Geraint Watkins has released three solo albums over 25 years, but don’t let the lack of solo material fool you. The “Celtic Cajun”, as he’s been dubbed by some, has worked with a hell of a lot of talented people such as Dave Edmunds, Tom Jones, Nick Lowe, Paul McCartney, and Van Morrison. And it’s not a matter of being in the right place at the right time. Watkins is from another era, an era when Fats Domino could be heard on some rickety old am/fm radio. Recently opening for Nick Lowe on a North American tour, Watkins and his fingers dazzled the Toronto audience with a boogie, ragtag, ragtime blend of rock, soul, blues, and country that had those who usually ignore the opener taking note. This album is further proof that Watkins isn’t lucky, simply damn good!
The 14 tracks run the genre gamut but the album starts with a gospel-leaning “Two Rocks” as Watkins is alone with his organ to play a solemn and tender song that will have people swooning. However, he turns the album on its side with the arse-boogie hoe-down that is “Turn That Chicken Down”, which sounds a cross between Fats Domino and Moby’s Play. Using horns and an acoustic guitar with a slide guitar added later on, the song makes you want a hearty pile of chitlins and grits. The seemingly brief use of samples never dampens the tune, but a brief ethereal moment in the bridge would have some people confused. Thankfully it gets back on course with oodles of Sun Records-era boogie-woogie. Then comes the lovely little country folk ditty entitled “Be My Love” that recalls the collaboration between Mark Knopfler and Chet Atkins. Laid back and yet with a catchy beat, the tune is one you should never tire of, much like Dire Straits’ “The Bug”. “Blessed With Happiness” has a slightly darker and seedier side to it as Watkins gives a soulful delivery with barely audible growls between some lines.
Watkins ability to be like a “Zelig” of musical niches is what makes this album so bloody special. Immersing himself in each song is what gets the light, island-like flavor of “The Whole Night Through” as integral to the record as “Turn That Chicken Down”. The backing arrangement is the key as the performer adds just a pinch of keyboard or organ in the background. The song’s closing gets a little heavy on the percussion but it just ambles along to near perfection, making you hope it goes on just another few seconds longer than it does. An old-school hip-hop (and I mean old school hip-hop as in Sam and Dave or Booker T) arrangement has the instrumental “Cold War” coming off like a James Brown demo, minus the Godfather of Soul himself. The swaying and swinging “Heroes and Villains” has Watkins scatting briefly as a “sho be doo be do be do” harmony is supporting him.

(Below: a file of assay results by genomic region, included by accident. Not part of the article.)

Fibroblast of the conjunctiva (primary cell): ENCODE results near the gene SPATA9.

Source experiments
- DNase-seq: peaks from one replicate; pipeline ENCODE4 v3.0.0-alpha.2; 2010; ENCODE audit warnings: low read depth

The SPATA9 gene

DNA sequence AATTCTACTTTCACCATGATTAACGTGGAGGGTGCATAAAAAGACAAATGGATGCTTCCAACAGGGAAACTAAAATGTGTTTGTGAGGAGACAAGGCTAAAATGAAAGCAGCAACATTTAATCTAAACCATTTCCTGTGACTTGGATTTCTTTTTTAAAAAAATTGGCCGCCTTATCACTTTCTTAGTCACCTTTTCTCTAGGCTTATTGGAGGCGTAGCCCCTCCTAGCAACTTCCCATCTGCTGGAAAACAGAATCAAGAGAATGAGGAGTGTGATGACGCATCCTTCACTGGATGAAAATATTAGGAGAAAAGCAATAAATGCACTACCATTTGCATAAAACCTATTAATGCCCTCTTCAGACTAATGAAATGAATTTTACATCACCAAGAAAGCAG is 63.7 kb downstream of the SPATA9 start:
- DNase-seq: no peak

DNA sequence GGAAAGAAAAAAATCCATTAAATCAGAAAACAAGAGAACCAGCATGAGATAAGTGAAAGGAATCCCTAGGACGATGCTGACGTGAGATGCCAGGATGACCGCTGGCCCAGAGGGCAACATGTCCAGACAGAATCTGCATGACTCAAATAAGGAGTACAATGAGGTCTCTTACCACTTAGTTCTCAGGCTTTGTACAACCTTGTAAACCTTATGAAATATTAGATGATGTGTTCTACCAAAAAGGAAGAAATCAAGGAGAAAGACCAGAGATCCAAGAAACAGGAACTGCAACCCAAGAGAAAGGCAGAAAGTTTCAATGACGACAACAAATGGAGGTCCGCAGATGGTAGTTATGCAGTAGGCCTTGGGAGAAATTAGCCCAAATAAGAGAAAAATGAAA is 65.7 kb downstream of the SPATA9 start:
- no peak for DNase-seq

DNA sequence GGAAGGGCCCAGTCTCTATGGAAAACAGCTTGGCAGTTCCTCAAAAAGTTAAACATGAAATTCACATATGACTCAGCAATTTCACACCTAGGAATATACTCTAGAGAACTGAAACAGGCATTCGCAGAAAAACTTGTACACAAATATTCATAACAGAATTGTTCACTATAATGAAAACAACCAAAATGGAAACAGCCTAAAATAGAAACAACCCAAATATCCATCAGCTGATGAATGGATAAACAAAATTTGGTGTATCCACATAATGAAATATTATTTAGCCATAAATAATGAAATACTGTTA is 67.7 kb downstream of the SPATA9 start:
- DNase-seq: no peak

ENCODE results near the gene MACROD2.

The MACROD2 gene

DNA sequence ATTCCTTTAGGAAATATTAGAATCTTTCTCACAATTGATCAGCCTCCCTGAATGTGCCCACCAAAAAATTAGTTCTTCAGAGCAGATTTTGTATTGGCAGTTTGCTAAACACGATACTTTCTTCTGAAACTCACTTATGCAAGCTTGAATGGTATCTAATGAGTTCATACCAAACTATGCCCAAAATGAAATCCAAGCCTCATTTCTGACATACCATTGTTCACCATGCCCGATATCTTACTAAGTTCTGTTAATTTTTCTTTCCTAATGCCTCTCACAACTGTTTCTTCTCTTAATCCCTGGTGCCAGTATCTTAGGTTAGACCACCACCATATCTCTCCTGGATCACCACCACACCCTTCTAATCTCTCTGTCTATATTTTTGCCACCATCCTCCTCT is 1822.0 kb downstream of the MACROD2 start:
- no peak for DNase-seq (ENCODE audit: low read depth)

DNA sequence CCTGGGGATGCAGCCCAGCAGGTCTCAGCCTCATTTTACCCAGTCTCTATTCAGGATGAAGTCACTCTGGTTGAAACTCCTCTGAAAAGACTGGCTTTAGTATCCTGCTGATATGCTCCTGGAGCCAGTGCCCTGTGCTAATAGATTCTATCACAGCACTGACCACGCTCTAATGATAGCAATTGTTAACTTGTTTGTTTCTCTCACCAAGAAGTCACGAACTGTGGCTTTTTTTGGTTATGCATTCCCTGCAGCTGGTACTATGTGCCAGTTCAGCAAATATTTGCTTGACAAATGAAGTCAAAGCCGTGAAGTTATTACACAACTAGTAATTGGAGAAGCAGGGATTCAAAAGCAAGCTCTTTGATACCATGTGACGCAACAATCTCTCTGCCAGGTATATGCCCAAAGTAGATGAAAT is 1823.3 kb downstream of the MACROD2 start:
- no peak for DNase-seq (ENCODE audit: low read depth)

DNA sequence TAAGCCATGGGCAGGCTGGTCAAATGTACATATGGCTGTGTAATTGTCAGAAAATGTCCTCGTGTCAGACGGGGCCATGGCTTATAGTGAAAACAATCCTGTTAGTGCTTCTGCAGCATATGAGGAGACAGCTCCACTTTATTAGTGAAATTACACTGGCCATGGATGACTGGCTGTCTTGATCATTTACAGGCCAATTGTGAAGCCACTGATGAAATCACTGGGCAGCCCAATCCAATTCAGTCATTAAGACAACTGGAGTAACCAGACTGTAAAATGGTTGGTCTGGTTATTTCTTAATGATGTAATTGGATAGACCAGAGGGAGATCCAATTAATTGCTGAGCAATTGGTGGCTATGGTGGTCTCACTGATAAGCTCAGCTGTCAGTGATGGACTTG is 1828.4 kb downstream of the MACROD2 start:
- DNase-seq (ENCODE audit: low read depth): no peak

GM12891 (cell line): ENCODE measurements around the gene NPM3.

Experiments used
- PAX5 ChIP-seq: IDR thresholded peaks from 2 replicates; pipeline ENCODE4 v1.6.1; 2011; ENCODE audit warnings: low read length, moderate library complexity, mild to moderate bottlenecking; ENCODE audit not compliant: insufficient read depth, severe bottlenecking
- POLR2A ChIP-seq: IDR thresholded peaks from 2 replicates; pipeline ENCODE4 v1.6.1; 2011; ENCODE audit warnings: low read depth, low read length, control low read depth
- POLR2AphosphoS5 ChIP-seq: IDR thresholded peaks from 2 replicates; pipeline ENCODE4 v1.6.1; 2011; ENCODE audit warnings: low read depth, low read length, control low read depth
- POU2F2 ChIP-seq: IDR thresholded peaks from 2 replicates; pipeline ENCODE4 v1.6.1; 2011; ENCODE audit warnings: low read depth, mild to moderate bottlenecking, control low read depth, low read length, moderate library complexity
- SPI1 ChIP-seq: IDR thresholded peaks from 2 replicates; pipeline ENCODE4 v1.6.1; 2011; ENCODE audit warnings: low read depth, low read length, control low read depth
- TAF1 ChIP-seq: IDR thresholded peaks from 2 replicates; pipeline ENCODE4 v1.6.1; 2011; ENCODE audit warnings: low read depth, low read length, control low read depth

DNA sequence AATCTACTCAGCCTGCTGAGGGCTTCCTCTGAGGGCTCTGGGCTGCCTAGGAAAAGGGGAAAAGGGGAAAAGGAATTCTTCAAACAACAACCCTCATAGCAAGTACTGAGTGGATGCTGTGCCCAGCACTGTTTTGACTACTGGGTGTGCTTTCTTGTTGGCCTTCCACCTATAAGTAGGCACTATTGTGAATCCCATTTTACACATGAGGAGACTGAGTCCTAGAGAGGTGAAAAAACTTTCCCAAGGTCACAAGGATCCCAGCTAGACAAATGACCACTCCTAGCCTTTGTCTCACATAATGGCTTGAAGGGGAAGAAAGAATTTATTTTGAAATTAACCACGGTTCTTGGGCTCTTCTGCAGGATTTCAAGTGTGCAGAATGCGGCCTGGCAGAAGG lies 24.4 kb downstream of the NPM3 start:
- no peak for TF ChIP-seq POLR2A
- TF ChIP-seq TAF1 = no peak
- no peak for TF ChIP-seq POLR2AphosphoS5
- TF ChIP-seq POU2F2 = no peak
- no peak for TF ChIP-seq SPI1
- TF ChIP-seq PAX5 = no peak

Perhaps the highlight of the album comes in a slow but steady soul song Watkins performs entitled “Soldier Of Love”. Although it’s not as groovy as other tracks, it reeks of the old school soul that has been gone from radio for decades. A great keyboard/organ solo has Watkins be-bopping between tickling the ivories. He improves on this later with “Bring Me the Head of My So Called Lover” which has Watkins being more emphatic in his vocals. But he reverts to the rockier side of things with a toe-tapping “I’m Just Crazy About You” that could have come from a Creedence Clearwater Revival album. Adding guitars but not getting in the way of Watkins is another plus here as he hums briefly between verses. A harmonica fades the song out but not before a delightful two minutes is up.
The one knock about the album is that Watkins could probably do a double album of this without breaking a sweat. “Only a Rose” is just as shining and stellar as anything else here, but gets into the blues with a harmony vocal in the distance. “Only a rose for my darling,” he sings before an accordion is heard. The faint purring is proof that even Watkins is quite satisfied with the effort. And it only gives greater credibility to this being such a great “live” studio album. Watkins is caught in a time warp and we are so much better off for it.
// Sound Affects
"The man whose songs were recorded by Johnny Cash, Alan Jackson, Ricky Skaggs, David Allan Coe, The Highwaymen, and countless others succumbs to time’s cruel cue that the only token of permanence we have to offer are the effects of shared moments and memories.READ the article